While the nor’easter parade was hammering the East Coast, a bizarre cloud was captured in video over Nevada in early March.

As meteorologist Jonathan Belles explained, this rare horseshoe vortex is fleeting, lasting only minutes, when a relatively flat cloud moves over a column of rising air, which also gives the cloud some spin.

A State Record Hailstone

The hailstone that was saved from a March 19, 2018, hailstorm near Cullman, Alabama, later to be found to set a state record.

Alabama’s notorious history of severe weather, particularly tornadoes, is well documented.  On March 19, however, it was a hailstone that captured meteorologists’ attention.

One softball-size hailstone near Cullman, Alabama, was found to set a new state record, more than 5 inches in diameter.

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Pass it on: Popular Science

Parts Of The Arctic Spiked To 45 Degrees Above Normal

In December, a team of U.S. government scientists released a “report card” on the Arctic. Their top conclusion was pithy, comprehensive, and bleak. The Arctic, they said, “shows no sign of returning to [the] reliably frozen region of recent past decades.”

Now, it’s almost like the environment is trying to prove them right.

Though the sun hasn’t shone on the central Arctic for more than four months, the region is currently gripped by historic, record-breaking warmth.




On Sunday, the temperature at the North Pole rose to about the melting point, and parts of the Arctic were more than 50 degrees Fahrenheit warmer than normal.

A handful of Arctic scientists spent the weekend on Twitter, trying to put the episode into context:

To understand how strange the recent Arctic weather is, it’s worth looking at a place called Cape Morris Jesup.

Cape Morris Jesup is a barren and uninhabited promontory above the Arctic Ocean. Just 450 miles from the North Pole, it is Greenland’s northernmost point.

The sun hasn’t shone on Cape Morris Jesup since October 11. These should be among the coldest weeks of the year for the cape.

But over the weekend, the weather station there recorded an air temperature of 43 degrees Fahrenheit, more than 50 degrees above normal for this time of year.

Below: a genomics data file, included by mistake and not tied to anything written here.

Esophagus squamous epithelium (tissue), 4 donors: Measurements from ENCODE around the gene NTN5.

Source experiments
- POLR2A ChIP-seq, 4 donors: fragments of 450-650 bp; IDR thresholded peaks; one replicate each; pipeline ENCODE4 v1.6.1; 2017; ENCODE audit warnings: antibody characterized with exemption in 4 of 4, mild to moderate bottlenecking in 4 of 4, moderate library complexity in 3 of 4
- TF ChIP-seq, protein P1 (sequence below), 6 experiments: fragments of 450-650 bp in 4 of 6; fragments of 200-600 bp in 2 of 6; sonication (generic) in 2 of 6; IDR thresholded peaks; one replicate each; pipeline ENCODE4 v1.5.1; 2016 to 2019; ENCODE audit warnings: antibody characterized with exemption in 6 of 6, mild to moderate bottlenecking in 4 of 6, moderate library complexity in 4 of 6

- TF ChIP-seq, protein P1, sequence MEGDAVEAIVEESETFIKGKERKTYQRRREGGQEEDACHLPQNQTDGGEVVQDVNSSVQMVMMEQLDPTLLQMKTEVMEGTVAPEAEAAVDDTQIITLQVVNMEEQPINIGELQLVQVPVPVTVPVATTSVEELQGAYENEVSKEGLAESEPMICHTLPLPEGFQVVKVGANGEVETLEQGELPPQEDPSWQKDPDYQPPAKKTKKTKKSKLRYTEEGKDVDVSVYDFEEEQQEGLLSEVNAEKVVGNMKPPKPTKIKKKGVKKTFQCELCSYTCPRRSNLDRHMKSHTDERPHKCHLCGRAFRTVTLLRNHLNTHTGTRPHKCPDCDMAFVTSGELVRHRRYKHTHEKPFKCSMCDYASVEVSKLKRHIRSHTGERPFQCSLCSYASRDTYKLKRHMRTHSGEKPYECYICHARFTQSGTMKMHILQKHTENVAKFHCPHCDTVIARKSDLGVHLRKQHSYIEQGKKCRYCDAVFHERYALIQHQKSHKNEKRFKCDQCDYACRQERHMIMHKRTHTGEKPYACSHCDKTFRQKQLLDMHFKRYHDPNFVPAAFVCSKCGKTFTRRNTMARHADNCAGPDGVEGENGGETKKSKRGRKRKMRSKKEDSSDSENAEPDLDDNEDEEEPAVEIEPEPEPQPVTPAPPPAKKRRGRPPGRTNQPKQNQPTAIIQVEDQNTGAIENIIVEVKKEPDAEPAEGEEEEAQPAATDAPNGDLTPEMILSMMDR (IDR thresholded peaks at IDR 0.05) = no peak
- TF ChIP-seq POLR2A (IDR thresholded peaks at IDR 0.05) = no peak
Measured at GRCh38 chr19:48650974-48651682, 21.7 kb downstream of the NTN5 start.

The weird warmth was not limited to that one spot. Station Nord, a scientific research station in Greenland nearly 200 miles to the southeast, recorded temperatures of about 36.5 degrees Fahrenheit this weekend.

The Climate Reanalyzer, a tool from the University of Maine, uses data from the U.S. weather model to show how far temperatures have deviated from historic norms. On February 26, 2018, the Arctic was almost 5.4 degrees Celsius (about 10 degrees Fahrenheit) warmer than normal, while much of Europe was almost 10 degrees Celsius colder than normal.

These kinds of on-the-ground observations aren’t available for the North Pole.

But by combing satellite observations and other temperature data, the top U.S. forecast model estimated that temperatures at the North Pole rose as high as 35 degrees Fahrenheit.

At this time of year, sea ice should still be growing and expanding. But recent satellite observations have shown that two large gaps have somehow opened up in the ice. The first is in the Chukchi Sea, near Russia.

How rare is this kind of Arctic warmth? Climate scientists say they have seen events similar to this one happen before, but that the size and intensity of the warmth made it really notable.

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Pass it on: Popular Science

Thermal Transfer ‘Melt Mat’ Clears Snow From Paths And Driveways

Known as the Melt Mat, it consists of a thin sheet of aluminium spray-coated with an ultra-flat black paint.